Warren Buffett Should Not Be a Role Model

Warren Buffett Should Not Be a Role Model

 

“The soul…can’t be ruled.  It must be broken.  Drive a wedge in, get your fingers on it- and the man is yours.  You won’t need a whip-he’ll bring it to you and ask to be whipped.  Set him in reverse- and his own mechanism will do your work for you.

Make man feel small.  Make him feel guilty.  Kill his aspiration and his integrity…Kill integrity by internal corruption.  Use it against itself.  Direct it toward a goal destructive of all integrity.  Preach selflessness.  Tell man that he must live for others.  Tell men that altruism is the ideal.  Not a single one of them has ever achieved it and not a single one ever will.  His every living instinct screams against it…Man realizes that he’s incapable of what he’s accepted as the noblest virtue- and it gives him a sense of guilt, of sin, of his own basic unworthiness.  Since the supreme ideal is beyond his grasp, he gives up eventually all ideals, all aspiration, all sense of his personal value.”

-Ayn Rand; The Fountainhead

For a perfect example of this principle in action, you don’t have to look far.  Well, you probably don’t even have to look outside of the room you’re in or the street you’re on; most people have come to accept some version of this attitude and live by it.  But for an obvious, screaming, can’t-be-ignored living example of this, look no further than 3555 Harney Street, at the offices of Warren E. Buffett.

Warren Buffett has experienced tremendous success through his ability to foresee outcomes and recognize greatness and integrity in others.  Some say Buffett got rich through luck, or through no work of his own, but that’s simply untrue.  While Buffett does maintain a team of investors today that do the majority of his work for him, he accumulated his first millions through long hours of dedicated labor.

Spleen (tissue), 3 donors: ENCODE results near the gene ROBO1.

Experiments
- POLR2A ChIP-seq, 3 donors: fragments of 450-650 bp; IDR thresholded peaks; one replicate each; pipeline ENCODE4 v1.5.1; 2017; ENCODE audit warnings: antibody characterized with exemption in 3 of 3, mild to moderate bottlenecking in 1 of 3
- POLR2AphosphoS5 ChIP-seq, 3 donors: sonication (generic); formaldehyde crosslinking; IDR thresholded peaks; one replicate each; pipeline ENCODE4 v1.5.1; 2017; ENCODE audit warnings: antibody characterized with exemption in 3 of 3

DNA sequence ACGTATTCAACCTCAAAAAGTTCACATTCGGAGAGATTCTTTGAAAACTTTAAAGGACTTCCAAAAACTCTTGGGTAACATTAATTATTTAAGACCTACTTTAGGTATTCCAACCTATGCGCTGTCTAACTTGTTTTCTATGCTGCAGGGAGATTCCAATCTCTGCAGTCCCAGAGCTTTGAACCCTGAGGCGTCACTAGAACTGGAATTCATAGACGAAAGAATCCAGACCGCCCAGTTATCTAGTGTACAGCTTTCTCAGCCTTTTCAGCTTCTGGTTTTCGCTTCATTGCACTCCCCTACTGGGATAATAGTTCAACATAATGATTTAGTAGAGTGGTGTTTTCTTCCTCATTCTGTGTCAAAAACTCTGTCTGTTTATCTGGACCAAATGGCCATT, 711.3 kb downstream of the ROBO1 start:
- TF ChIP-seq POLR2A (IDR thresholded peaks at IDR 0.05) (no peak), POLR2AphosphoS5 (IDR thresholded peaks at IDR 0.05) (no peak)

Anyone with a sense of self-worth and personal integrity would be proud of these achievements.  The man of self-worth would show through example how to achieve success, and attempt to inspire others to reach the same heights as he.  Instead, Buffett preaches the injustice of his success, viewing it as a damnable offense to society.

“While the poor and middle class fight for us in Afghanistan, and while most Americans struggle to make ends meet, we mega-rich continue to get our extraordinary tax breaks.”

“[The wealthy] have been coddled long enough by a billionaire-friendly Congress.  It’s time for our government to get serious about shared sacrifice.”

Besides showing an ignorance of and disdain for our armed forces, typical of liberal plutocrats, these statements reveal Buffett’s “sense of guilt, of sin, of his own basic unworthiness.”  Only those who believe in the unworthiness of all of us “get serious about shared sacrifice.”  Those of us who believe in the principled spirit of mankind, the spirit that gave us the power to fly, the power to walk on water, the power to create the wonders of the world, the towers, the symphonies, the sculptures; the power to be prophets and shapers of our own destinies and futures, those of us who understand that THIS is the essence of mankind, would never preach the value of “shared sacrifice.”  We would preach the value of shared success, of our human ability to elevate ourselves out of a pitiable position and into one of honor and fulfillment, such as Mr. Buffett.  A man with integrity would be proud of an achievement such as Mr. Buffett has achieved.

Rather than pitying those who are “below” him, Buffett should encourage and teach.  Rather than giving away his integrity (his money-the tangibility of his ethic and success) to various charities and others he pities and berating Mitch McConnell for not doing the same, Buffett should seek to use his wealth to give the foundation and structure of his success to others who are capable yet have not the opportunity.  Rather than pity, a man of integrity should feel exalted and optimistic that if he can achieve this kind of success, so can others.  Pity is the most disrespectful feeling one man can have for another.

“…pity- this complete awareness of a man without worth or hope, this sense of finality, of the not to be redeemed.  There was shame in this feeling- his own shame that he should have to pronounce such judgment upon a man, that he should know an emotion which contained no shred of respect.